Nominated for her portrayal of Samantha "Sam" McCall on the venerable ABC serial, Kelly Monaco will reunite with "Dancing with the Stars" host Tom Bergeron to preside over the 33rd annual ceremony Friday, April 28, also on ABC.
Rick Springfield, who has revived his 1980s "General Hospital" role as Dr. Noah Drake, will open the award show musically as it relocates from New York to originate from Hollywood's Kodak Theatre -- also the home of the Oscars -- for the first time.
"It's certainly an honor to have been chosen to co-host," says Monaco, who landed her first Daytime Emmy nomination for playing Livvie on the "General Hospital" spinoff "Port Charles" in 2003. "I don't think I've ever hosted anything in my life, except for some gatherings at my home. This is just a bigger gathering, and it's sort of like home. Also, knowing Tom from doing 'Dancing with the Stars,' there isn't a better person I could have next to me."
Monaco acknowledges that also being up for a Daytime Emmy will help make it "a big night. I'd like to kind of forget about the nomination until the moment for that award comes up, and just stay focused on hosting. I want to be in the moment with the whole thing. I think that's something I forgot to do with 'Dancing With the Stars,' to just breathe and experience it. I'll do that better this time."
Indeed, Monaco reports that on the path to her "Dancing with the Stars" triumph, "I didn't remember anything that happened during the whole process. I had to go home and watch it on TiVo. I'd think things like, 'I said that?' or, 'I didn't mess up there.' Something I call the Dancing Fairy came down right before the live shows and invaded my mind and body. I'd like the Daytime Emmy Fairy to come down and guide me this time."
While Monaco was moonlighting as a highly visible dancer, "General Hospital" worked her as hard as ever. "It was really difficult," she allows, "but it was also a challenge I readily accepted. I was working 10 to 15 hours a day on 'General Hospital,' then training five hours a day for 'Dancing.' I had to take Thursdays off [from the soap], because that's when 'Dancing' aired; to compensate for the day I missed, I'd have to do two episodes on Monday or Friday. It was a lot of work, but there was a great payoff at the end."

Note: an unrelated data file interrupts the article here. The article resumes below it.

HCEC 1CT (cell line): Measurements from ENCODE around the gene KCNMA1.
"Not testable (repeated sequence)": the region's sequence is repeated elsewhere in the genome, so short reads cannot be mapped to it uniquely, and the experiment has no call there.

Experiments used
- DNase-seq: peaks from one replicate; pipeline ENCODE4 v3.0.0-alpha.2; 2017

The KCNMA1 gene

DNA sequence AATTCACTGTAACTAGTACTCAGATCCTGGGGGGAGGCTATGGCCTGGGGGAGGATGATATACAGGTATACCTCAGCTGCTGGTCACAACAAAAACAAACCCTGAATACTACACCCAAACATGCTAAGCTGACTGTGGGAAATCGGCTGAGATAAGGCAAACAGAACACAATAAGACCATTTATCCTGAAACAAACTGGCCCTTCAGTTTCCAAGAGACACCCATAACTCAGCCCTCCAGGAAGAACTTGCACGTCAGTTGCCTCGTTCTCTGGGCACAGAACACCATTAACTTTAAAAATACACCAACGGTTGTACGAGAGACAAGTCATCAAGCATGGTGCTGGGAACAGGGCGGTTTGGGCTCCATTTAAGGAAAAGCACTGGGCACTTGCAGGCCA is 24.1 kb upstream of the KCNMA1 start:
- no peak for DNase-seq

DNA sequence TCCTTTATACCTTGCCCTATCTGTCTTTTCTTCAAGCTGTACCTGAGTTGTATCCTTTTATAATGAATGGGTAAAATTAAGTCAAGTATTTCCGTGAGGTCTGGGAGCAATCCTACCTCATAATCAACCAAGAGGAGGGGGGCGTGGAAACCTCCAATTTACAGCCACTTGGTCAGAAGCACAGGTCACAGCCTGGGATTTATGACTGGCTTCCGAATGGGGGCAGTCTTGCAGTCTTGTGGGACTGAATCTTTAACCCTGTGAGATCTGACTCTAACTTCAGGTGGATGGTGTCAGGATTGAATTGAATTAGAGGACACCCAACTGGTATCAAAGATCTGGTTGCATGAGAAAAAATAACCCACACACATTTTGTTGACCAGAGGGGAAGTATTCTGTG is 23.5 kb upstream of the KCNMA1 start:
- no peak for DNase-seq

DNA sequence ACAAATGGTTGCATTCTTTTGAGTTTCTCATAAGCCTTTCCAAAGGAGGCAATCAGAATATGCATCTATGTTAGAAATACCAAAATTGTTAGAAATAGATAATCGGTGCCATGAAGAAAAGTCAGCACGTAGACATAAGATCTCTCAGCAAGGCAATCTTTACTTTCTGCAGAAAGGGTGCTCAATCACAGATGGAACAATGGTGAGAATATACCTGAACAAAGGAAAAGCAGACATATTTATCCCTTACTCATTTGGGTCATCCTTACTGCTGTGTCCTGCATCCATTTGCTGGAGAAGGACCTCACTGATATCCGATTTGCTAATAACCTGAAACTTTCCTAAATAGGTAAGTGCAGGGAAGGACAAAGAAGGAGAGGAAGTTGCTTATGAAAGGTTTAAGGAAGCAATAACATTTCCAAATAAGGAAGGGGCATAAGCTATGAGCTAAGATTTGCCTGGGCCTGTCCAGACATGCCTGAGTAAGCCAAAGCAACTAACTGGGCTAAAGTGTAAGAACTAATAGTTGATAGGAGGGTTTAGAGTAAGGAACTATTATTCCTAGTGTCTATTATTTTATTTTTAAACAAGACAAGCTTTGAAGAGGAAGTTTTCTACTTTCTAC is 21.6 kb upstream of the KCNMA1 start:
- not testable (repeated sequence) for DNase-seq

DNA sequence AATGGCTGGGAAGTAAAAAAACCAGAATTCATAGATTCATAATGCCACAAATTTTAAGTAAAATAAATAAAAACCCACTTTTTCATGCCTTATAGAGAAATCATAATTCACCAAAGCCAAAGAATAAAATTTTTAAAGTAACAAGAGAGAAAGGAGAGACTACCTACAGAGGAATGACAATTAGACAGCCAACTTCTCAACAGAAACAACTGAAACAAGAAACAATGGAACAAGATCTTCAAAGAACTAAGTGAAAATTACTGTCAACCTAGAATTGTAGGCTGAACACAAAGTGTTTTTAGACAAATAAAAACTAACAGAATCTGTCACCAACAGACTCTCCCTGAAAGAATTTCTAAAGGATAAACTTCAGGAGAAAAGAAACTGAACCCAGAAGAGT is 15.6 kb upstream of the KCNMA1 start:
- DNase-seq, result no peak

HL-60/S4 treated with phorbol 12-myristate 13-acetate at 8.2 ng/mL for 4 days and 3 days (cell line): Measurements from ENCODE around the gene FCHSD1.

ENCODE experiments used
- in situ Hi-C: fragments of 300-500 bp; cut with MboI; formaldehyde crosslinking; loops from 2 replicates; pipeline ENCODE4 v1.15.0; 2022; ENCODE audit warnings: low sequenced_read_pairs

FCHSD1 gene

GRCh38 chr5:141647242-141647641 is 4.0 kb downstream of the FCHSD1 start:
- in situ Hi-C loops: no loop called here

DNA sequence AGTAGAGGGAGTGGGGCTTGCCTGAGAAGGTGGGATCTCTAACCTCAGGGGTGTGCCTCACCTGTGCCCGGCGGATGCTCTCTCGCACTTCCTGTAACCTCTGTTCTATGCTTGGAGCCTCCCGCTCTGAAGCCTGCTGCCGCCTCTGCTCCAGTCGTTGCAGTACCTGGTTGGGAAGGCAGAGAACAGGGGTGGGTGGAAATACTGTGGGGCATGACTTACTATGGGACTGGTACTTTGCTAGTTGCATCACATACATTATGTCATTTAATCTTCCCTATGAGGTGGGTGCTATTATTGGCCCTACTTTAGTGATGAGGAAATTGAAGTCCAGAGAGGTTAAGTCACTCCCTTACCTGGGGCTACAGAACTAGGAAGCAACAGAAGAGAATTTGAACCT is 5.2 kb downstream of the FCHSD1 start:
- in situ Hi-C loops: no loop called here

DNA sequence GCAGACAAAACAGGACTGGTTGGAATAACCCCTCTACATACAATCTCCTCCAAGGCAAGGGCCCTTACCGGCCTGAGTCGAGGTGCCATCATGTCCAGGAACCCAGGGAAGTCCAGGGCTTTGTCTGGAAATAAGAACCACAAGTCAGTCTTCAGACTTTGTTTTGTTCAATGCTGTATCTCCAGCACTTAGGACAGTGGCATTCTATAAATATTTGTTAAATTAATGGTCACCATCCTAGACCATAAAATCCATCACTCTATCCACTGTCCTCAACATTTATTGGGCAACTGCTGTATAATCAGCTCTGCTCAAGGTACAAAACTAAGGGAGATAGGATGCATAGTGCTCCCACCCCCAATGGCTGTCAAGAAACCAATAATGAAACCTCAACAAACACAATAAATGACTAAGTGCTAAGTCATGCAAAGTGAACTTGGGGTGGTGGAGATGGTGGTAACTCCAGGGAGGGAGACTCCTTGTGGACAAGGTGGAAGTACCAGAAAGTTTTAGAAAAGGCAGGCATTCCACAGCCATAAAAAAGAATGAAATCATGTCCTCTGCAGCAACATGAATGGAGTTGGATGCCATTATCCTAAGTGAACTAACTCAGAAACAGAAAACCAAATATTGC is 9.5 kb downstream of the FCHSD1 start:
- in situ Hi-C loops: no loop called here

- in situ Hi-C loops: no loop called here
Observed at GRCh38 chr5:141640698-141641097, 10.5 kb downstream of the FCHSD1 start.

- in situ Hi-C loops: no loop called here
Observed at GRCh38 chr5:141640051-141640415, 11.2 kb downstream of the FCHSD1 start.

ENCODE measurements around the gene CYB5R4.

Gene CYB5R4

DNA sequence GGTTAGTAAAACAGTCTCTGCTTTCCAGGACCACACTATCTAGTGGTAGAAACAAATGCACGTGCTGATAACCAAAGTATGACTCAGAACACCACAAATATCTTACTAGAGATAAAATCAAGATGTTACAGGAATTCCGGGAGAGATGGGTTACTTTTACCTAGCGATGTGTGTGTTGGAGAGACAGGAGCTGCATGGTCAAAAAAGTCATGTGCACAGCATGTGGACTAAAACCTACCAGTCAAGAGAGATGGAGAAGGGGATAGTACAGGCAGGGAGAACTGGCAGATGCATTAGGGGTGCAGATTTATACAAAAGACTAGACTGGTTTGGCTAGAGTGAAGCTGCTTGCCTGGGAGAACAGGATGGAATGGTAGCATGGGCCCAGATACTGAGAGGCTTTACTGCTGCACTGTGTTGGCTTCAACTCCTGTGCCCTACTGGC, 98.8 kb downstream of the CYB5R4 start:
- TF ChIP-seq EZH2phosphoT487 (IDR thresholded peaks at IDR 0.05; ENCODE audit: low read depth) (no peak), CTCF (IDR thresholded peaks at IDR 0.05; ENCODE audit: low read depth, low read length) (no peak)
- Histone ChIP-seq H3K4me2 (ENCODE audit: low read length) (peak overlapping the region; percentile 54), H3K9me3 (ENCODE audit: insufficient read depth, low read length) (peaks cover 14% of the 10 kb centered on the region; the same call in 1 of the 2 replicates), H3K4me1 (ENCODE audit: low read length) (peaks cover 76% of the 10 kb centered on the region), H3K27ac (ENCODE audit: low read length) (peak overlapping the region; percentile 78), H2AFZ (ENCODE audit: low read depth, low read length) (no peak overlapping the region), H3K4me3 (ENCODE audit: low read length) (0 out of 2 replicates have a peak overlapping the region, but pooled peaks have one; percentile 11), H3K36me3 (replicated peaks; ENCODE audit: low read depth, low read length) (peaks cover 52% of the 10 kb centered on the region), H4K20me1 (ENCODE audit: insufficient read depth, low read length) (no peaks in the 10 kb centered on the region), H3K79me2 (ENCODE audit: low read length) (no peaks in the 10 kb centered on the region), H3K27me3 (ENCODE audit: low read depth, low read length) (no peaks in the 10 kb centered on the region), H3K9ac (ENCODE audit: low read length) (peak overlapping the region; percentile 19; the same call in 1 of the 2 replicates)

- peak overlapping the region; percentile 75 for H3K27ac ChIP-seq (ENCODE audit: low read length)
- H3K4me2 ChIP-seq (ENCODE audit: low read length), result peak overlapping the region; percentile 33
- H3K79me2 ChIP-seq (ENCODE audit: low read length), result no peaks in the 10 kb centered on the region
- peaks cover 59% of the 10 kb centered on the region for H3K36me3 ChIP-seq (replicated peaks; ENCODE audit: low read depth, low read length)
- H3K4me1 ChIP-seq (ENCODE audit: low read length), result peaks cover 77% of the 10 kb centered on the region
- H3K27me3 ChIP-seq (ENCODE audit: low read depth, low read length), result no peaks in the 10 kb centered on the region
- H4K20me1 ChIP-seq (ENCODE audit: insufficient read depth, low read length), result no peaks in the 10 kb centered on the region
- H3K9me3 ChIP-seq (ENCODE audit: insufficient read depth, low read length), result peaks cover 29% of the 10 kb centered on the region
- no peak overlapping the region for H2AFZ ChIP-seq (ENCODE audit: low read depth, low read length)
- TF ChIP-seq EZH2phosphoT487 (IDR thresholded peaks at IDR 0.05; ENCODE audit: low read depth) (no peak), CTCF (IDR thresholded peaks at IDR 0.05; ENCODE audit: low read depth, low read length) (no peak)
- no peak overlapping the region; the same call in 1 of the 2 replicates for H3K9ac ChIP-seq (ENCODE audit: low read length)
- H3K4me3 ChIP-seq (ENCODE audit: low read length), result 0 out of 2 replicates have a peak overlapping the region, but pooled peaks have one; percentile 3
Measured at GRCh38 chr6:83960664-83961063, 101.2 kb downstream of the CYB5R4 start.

Not only did that encompass Monaco's "Dancing" victory, but also a "General Hospital" story line that has kept her prominent on the show since. She reflects, "Daytime television has some of the hardest-working actors and actresses and writers and producers, and a lot of the time, that goes under the radar. I was glad to bring some press and publicity to daytime TV again."
Springfield has maintained his music career -- and his fan base -- since scoring hits such as "Jessie's Girl" and "Don't Talk to Strangers" during his first "General Hospital" tour of duty. "It seemed like a great idea to do it, absolutely," he says of kicking off the Daytime Emmys. "I've embraced the whole daytime thing again, because everything has changed. Back in the early '80s, I was kind of fighting it, but this has been very positive."
While he continues to perform new music as he records and tours, Springfield is planning to fill his Daytime Emmys spot with his most familiar tunes, "just as a way of saying, 'Good evening.' I don't think that's the place to foist a bunch of new songs on people. I think it's appropriate that we do a real tight medley of some of the bigger hits."
Sure to be noted during the 33rd Annual Daytime Emmy Awards is the recent death of Gloria Monty, the executive producer who led "General Hospital" through its legendary Luke-and-Laura years and who made Springfield a star by hiring him for the serial. He confirms he's "really enjoying acting" again: "I've led a lot of life since the last time I was on the show, so there's a lot to draw from. It's been really great, day to day, just working the acting muscles."
The current Noah Drake story line certainly allows for that, since it deals with his drinking problem and his troubled relationship with his fellow-doctor son, Patrick (Jason Thompson).
"I would have been incredibly bored if they'd brought him back as the same character, just hitting on women," Springfield notes, adding that his daytime-television reprise is impacting his music career again. "It's raised the awareness that I'm out there. Ultimately, that lives or dies on the music we create, but the extra attention only helps."